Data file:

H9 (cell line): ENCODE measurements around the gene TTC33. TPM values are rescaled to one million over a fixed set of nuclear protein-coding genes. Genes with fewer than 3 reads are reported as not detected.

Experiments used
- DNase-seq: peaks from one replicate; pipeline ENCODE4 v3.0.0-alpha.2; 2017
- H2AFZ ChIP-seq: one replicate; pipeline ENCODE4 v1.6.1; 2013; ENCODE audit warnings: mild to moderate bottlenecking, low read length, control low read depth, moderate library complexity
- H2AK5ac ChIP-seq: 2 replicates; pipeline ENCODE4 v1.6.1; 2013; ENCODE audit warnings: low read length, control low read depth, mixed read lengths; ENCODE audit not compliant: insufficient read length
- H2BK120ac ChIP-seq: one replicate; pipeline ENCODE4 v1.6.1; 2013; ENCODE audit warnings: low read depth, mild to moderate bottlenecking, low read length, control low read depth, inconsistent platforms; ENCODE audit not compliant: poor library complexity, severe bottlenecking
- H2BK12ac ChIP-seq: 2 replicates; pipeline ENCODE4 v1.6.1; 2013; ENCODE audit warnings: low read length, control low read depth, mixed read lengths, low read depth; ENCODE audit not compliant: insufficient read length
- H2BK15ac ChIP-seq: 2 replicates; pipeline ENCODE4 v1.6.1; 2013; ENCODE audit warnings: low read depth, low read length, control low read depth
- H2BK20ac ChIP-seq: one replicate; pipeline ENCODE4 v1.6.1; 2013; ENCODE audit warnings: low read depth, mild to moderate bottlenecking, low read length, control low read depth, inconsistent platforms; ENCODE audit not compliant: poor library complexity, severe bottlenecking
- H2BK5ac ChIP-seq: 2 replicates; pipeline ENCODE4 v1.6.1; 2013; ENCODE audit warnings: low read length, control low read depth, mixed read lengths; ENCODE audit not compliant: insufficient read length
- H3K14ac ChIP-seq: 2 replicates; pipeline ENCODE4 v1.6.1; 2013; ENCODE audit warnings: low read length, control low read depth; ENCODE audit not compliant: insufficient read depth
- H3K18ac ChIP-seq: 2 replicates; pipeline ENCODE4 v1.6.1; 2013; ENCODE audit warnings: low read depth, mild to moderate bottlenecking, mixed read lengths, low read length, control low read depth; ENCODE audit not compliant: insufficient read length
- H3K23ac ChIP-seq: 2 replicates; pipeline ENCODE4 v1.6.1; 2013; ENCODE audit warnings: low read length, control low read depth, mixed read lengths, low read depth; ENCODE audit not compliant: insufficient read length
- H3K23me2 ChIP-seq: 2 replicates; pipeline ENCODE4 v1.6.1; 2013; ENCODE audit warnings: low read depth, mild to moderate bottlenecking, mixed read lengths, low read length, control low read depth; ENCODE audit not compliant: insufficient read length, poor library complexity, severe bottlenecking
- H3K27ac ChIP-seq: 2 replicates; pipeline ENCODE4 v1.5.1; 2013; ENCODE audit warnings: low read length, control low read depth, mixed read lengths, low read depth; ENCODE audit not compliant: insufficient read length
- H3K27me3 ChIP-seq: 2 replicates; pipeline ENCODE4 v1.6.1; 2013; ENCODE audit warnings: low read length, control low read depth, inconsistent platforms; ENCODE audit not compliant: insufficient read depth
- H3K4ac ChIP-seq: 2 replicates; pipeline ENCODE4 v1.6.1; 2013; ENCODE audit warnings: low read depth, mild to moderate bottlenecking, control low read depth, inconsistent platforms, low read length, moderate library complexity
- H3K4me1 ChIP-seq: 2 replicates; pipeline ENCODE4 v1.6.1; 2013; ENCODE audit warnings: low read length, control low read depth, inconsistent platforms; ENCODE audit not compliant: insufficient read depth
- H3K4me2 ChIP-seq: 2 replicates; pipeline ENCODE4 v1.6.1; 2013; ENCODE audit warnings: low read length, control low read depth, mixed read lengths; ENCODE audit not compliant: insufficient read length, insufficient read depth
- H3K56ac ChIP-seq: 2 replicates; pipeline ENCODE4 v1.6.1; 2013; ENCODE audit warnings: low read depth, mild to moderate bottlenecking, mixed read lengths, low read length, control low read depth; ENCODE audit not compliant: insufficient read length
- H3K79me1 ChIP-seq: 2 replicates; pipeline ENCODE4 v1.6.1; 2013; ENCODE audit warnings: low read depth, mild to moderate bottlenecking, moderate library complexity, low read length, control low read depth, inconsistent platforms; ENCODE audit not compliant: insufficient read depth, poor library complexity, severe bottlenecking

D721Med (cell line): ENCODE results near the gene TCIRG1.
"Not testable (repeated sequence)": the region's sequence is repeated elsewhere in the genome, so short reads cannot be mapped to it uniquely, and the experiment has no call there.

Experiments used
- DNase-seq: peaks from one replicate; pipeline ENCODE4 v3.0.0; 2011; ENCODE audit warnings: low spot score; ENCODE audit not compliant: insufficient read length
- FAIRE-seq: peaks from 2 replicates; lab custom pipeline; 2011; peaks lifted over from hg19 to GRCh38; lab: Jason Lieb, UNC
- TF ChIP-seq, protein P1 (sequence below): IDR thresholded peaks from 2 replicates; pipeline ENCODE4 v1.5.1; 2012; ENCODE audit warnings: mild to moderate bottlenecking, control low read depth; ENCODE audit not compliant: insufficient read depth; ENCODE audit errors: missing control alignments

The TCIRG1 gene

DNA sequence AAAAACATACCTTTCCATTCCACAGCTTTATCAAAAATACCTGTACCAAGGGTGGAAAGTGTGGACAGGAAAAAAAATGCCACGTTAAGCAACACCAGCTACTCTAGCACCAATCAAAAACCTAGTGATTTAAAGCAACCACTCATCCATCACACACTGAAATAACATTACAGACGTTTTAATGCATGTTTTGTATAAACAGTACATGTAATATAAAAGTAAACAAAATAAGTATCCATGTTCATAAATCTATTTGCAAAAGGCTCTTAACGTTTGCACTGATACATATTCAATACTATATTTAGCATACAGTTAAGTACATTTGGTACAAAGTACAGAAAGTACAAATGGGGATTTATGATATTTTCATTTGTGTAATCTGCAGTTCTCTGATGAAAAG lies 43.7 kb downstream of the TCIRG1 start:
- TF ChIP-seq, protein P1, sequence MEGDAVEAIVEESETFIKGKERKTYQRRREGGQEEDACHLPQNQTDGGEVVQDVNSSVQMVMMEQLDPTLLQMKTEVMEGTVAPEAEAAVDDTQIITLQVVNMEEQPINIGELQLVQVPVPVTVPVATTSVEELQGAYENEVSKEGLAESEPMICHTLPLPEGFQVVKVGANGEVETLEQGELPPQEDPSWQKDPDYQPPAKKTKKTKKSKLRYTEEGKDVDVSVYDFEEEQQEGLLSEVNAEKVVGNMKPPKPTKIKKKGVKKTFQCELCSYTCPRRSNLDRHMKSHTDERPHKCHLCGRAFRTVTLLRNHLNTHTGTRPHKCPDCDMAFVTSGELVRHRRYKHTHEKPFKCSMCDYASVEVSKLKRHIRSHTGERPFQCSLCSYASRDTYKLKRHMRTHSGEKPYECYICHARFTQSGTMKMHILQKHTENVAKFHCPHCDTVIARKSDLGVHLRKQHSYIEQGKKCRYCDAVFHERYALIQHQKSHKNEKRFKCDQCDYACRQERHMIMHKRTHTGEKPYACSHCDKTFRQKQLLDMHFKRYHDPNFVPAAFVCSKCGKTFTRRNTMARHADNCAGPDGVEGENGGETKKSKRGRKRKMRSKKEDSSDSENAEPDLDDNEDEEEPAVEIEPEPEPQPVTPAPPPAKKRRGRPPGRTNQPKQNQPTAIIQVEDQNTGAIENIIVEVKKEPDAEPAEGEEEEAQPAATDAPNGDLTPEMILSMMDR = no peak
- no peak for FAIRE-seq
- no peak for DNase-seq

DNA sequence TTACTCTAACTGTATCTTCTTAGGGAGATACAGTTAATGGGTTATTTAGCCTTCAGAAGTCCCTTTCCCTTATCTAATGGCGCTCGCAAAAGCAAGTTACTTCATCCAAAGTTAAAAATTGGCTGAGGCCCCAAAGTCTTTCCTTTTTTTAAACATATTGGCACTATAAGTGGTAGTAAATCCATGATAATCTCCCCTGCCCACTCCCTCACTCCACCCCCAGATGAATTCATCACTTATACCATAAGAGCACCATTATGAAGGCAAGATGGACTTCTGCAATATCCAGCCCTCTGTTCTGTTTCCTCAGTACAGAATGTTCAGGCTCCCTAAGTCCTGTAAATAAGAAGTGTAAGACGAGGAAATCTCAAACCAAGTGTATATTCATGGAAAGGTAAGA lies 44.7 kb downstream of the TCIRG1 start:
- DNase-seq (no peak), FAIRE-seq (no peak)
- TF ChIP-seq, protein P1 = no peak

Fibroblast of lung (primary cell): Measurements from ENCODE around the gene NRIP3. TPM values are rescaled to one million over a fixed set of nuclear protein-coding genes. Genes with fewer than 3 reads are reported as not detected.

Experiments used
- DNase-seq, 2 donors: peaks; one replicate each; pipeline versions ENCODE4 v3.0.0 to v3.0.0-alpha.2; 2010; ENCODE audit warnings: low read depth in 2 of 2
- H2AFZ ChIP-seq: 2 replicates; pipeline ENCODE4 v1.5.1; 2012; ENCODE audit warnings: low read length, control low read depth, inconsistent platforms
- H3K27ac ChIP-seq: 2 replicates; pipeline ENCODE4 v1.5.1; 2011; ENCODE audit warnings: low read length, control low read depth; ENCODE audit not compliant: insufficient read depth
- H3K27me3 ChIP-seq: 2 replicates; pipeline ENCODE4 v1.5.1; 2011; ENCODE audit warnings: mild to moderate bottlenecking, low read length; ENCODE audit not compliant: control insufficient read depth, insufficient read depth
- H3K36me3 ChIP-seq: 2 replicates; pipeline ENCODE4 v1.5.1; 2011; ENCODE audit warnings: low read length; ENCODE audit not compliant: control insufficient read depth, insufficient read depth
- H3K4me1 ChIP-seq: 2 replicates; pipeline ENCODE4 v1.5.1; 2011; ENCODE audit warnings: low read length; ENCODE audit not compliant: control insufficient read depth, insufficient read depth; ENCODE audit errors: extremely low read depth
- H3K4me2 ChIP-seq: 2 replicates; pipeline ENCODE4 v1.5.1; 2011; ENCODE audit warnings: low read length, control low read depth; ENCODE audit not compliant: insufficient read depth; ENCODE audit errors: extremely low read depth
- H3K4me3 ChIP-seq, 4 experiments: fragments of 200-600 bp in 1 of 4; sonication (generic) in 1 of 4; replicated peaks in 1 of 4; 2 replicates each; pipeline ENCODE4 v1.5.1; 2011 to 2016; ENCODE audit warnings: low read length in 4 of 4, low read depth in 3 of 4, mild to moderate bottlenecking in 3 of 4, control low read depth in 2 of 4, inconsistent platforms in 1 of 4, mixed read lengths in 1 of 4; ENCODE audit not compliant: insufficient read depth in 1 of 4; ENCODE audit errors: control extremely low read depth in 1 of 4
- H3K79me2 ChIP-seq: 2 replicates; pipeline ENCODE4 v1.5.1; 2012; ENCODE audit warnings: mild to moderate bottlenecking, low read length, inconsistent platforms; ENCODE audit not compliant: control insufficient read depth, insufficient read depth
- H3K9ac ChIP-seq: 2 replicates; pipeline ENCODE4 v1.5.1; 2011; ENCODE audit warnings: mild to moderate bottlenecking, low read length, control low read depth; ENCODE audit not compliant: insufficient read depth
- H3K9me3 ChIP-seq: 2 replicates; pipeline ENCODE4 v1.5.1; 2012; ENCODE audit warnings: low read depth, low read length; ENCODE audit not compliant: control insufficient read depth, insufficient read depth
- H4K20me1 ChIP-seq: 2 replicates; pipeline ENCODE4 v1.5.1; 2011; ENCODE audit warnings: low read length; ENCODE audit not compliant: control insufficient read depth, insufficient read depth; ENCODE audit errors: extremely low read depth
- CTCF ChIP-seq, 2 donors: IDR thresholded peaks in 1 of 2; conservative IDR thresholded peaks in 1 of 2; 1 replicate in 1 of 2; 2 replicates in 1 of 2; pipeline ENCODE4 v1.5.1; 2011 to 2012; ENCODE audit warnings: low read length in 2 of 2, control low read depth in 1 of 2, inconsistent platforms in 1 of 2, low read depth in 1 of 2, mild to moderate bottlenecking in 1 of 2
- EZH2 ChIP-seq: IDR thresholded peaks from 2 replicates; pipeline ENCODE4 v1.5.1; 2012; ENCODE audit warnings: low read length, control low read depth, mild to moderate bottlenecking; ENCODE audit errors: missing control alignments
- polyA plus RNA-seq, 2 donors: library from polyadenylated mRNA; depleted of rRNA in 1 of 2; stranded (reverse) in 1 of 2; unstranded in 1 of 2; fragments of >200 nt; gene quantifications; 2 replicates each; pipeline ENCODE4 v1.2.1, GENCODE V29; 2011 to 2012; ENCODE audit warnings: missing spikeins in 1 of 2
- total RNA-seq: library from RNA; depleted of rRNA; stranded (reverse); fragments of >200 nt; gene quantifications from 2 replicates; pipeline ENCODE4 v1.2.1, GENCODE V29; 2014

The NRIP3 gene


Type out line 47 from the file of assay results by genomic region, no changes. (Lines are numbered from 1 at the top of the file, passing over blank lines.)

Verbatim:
- H3K9ac ChIP-seq: 2 replicates; pipeline ENCODE4 v1.5.1; 2011; ENCODE audit warnings: mild to moderate bottlenecking, low read length, control low read depth; ENCODE audit not compliant: insufficient read depth